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As iron sharpens iron, so a man sharpens the countenance of his friend. (Prov 27:17)
And Jesus said to them, “Follow Me, and I will make you become fishers of men.” (Mark 1:17)
Train up a child in the way he should go, and when he is old he will not depart from it. (Prov 22:6)
Take two Old Testament verses from the book of Proverbs, and one New Testament verse from the book of Mark, and what do you get? True North Annual Trout Camp.
For the past eight consecutive years, CSF’s True North Chapter (Lansing, MI) has sponsored their annual spring “trout camp”. It is a time when a shared passion for the outdoors (and trout fishing) draws men and boys to the premiere trout fishing streams of Michigan’s northwestern lower peninsula. Each May, for two and a half days, they enjoy camaraderie, cooking and campfires. And, while trout fishing and the love of God’s creation are the reasons to congregate, neither rain, cold nor fishless days can diminish the rewards of attending.
Helping believers to grow and mature in their faith (discipling) is a core value of the True North Chapter of CSF. But, they recognize that effective discipling is only possible within an environment of meaningful relationships. And, meaningful relationships require transparency and trust. Those kinds of relationships are not often built sitting next to someone at a pot luck dinner in a church basement. But, after a few days of sharing a stream, a tent and some campfire conversation after dinner, relationships start to flourish. Trout Camp participants develop relationships that lead to mutual strength, accountability and support.
Fathers that bring their sons (regardless of their ages) find two major benefits. First, they are able to develop more meaningful one-on-one private relationships with their sons. Secondly, sons can witness and experience wholesome role-modeling . . . their own fathers and other Christian men enjoying “manly” recreation without having to resort to worldly vices and similar distractions.
Eliminating impediments to participation is a key component to the success of Trout Camp. If you don’t know how to fish . . . no problem. Each year Trout Camp organizers arrange for experts to conduct on-site demonstrations and workshops. Nationally renowned trout fishing author, Jim Bedford, volunteers his time to conduct a workshop in the use of spinning gear to catch trout in streams. He typically will spend the entire weekend with the group providing personal advice and instruction as necessary, and teaching participants how to build their own fishing spinners.
Other experts have been brought in to demonstrate and explain fly fishing strategies, techniques and equipment. Streamer fishing, dry flies, wet flies and even “mousing” strategies for big brown trout after dark have been discussed. It is a common event to have some youngster, who had never fly fished before, catch his very first trout on a fly. The bonding that this first-time event creates between father and son defies description.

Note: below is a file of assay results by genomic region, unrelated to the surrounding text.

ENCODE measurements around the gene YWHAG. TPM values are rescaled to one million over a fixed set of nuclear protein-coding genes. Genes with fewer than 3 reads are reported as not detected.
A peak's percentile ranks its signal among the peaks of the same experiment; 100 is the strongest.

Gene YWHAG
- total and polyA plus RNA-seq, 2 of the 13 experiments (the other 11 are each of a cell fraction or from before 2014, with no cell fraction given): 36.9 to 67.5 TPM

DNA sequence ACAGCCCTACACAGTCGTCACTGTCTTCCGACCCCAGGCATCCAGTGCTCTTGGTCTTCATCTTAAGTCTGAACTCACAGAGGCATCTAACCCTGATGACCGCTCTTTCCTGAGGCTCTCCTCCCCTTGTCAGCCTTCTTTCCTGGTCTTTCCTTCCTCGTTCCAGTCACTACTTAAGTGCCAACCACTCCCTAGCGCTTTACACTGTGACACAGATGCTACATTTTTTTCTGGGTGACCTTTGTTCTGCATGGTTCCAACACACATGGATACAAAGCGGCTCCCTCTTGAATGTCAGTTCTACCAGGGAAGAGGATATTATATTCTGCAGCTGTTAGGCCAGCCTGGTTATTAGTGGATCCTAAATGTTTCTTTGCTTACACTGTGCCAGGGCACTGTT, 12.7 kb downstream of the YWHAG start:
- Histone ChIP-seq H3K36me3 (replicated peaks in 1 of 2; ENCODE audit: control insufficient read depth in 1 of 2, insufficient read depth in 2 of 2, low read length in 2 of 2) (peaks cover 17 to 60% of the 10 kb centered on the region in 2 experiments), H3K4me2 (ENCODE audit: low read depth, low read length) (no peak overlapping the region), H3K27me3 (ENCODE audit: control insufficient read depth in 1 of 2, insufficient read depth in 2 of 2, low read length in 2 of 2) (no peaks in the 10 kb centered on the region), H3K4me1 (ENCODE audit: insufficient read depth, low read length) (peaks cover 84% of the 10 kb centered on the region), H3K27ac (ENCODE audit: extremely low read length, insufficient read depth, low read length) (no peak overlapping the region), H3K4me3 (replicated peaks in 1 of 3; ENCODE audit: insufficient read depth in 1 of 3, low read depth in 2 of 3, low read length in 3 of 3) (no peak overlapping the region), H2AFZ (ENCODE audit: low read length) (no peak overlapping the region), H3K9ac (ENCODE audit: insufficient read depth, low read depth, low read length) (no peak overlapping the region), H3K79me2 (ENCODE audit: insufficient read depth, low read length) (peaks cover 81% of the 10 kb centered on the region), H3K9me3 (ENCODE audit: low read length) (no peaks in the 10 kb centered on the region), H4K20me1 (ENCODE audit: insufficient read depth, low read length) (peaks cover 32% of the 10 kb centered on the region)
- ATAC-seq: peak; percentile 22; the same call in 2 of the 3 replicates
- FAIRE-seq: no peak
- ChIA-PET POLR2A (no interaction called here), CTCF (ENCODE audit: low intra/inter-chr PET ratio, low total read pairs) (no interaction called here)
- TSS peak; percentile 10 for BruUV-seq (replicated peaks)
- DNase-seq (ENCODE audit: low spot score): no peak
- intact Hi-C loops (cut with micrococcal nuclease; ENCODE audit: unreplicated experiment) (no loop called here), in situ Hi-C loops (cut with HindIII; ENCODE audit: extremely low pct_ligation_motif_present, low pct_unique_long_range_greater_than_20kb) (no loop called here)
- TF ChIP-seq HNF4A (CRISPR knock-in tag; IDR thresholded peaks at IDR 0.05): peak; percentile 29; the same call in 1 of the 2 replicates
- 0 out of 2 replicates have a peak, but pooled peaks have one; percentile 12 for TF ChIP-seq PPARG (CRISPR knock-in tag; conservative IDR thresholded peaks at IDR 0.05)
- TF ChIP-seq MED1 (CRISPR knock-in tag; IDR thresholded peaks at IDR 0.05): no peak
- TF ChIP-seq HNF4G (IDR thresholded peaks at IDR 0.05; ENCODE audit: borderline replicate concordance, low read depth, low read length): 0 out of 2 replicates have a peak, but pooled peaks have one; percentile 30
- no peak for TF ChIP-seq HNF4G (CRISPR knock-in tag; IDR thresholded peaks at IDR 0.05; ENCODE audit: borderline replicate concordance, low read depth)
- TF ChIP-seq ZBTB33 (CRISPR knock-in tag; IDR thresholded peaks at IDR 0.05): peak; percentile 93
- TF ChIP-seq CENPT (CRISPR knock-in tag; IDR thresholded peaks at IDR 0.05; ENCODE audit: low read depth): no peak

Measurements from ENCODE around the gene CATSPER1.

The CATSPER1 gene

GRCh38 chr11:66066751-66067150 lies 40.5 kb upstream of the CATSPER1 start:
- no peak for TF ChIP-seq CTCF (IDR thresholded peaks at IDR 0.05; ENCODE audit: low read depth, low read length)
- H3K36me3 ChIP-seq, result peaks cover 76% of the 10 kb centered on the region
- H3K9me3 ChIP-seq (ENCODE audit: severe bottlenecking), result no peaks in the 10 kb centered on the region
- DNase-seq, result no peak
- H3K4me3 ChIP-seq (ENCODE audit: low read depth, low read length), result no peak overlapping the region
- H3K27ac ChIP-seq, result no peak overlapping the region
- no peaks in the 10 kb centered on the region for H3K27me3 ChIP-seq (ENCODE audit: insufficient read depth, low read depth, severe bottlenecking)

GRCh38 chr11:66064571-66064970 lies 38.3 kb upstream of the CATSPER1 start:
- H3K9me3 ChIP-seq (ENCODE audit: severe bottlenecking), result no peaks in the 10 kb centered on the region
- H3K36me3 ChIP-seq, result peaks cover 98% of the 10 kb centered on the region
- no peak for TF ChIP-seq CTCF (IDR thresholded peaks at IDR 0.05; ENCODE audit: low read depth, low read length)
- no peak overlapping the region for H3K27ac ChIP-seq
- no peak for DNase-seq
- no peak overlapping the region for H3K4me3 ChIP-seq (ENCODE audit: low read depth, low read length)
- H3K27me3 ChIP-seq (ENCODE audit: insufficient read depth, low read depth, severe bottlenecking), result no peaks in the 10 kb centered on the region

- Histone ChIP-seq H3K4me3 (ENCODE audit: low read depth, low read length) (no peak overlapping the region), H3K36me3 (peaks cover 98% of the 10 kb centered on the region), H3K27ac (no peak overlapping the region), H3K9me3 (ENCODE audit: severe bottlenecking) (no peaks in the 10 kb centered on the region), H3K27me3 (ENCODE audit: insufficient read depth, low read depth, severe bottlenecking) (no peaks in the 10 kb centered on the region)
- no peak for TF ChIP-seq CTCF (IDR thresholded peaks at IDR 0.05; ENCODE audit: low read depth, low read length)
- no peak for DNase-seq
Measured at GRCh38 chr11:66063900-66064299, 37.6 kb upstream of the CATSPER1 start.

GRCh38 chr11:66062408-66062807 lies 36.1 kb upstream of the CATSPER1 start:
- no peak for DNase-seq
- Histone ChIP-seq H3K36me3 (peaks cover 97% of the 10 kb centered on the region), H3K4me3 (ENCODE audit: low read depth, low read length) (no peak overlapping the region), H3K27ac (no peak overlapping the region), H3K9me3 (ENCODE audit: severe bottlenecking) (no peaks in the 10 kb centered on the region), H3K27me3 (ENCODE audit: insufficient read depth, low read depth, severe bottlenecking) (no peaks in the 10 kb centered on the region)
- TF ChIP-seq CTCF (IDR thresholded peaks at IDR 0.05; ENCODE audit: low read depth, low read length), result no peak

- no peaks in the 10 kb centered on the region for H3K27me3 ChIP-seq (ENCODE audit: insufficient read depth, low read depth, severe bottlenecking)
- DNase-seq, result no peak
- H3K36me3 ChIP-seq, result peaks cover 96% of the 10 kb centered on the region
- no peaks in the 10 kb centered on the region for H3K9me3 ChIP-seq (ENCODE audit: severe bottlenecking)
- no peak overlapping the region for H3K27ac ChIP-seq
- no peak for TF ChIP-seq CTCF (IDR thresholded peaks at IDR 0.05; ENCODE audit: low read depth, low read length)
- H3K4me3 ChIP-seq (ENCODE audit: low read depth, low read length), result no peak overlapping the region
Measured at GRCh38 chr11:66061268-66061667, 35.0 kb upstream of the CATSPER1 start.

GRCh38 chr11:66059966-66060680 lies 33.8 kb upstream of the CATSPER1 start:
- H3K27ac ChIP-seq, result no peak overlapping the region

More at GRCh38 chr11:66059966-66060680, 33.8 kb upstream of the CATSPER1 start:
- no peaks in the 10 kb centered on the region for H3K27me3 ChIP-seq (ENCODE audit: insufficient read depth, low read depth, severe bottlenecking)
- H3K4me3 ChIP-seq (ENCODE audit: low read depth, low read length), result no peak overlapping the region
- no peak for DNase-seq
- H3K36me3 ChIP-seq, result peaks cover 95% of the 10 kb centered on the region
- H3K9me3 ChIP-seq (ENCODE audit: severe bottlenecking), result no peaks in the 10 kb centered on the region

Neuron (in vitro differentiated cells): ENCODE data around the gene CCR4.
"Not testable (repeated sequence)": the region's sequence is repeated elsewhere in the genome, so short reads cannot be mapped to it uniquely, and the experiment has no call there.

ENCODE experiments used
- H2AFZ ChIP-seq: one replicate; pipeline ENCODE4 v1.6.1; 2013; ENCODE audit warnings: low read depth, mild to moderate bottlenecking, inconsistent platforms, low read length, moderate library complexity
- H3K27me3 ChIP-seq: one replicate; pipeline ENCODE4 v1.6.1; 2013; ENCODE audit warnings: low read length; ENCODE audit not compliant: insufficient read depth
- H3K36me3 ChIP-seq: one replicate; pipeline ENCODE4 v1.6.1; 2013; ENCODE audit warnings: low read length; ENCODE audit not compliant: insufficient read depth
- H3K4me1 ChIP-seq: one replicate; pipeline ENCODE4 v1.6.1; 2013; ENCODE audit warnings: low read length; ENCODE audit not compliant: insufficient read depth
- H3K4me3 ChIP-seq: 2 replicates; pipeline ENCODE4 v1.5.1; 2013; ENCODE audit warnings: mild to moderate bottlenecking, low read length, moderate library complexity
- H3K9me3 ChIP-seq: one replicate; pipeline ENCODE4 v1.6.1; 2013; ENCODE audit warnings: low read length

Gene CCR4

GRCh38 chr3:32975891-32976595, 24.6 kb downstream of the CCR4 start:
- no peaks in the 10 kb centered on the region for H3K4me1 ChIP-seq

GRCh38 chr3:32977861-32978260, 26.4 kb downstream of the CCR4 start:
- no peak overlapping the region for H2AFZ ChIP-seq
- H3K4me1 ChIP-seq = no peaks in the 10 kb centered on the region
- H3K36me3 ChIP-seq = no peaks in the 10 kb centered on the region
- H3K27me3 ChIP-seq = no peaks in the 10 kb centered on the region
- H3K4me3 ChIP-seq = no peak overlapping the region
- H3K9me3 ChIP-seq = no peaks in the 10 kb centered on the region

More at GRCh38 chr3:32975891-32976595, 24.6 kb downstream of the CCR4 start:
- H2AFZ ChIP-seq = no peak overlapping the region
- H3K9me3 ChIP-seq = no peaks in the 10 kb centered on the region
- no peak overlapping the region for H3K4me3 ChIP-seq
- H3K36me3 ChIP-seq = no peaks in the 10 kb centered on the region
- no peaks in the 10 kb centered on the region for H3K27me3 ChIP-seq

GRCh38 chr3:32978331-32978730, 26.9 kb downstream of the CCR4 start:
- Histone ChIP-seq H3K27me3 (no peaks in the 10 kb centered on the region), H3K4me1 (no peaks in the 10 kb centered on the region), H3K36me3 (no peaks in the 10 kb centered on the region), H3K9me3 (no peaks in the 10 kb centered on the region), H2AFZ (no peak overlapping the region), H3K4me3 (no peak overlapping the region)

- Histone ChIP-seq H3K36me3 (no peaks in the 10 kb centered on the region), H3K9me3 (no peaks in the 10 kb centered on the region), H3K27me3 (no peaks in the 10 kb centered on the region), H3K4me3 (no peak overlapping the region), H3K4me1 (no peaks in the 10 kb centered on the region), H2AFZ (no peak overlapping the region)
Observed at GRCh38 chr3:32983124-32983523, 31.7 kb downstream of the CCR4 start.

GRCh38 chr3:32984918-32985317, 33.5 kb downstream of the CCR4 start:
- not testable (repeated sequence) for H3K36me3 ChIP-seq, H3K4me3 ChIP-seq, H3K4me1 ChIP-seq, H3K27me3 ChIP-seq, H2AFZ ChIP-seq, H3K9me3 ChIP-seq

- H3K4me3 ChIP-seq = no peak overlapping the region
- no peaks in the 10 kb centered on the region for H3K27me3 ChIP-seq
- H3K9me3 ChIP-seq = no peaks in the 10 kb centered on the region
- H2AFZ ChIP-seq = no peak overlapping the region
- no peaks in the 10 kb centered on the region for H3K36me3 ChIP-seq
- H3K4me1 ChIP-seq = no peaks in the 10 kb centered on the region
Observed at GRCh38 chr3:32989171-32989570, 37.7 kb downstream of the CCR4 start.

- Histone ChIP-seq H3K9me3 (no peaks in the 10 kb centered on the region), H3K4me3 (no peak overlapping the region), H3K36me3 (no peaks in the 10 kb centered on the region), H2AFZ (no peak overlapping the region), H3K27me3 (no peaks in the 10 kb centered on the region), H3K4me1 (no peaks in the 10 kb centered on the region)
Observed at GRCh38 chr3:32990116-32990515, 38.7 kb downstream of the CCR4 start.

Camp organizers provide for all food preparation needed for three meals per day. There is no reason to skip Trout Camp just because a person doesn’t have a trailer full of camping and cooking equipment. And, if someone is in need of waders, fishing equipment or a tent, just let the organizers know. Often times, they can solve that problem with just a quick phone call or short email.
Typically, Trout Camp will attract from 25 to 40 participants. Pre-registration is required, and the fee for 2015 was $45 per person. The fee covered all camping fees associated with the U. S. Forest Service campground, as well as providing for all meal expenses.
The personnel requirements for putting together an effective Trout Camp include: camp organizer/publicist, registrar, head cook with two assistants, cook tent set-up and take down crew (minimum 4 men). Kitchen Patrol and dish washing duties are accomplished through volunteers from the participants.
Trout Camp may sound like fun, and it certainly is! But, it is fun with a purpose. That purpose is to provide a means and an atmosphere for men to develop deeper, meaningful relationships with each other, as well as, with their sons. These relationships will foster transparency and trust which lead to discipleship. Men need to disciple each other and hold each other accountable. Fathers need to disciple their children and provide a steadfast example of Christian manhood.
What do you get when you combine two verses from Proverbs with one from Mark? Godly men and Godly fathers!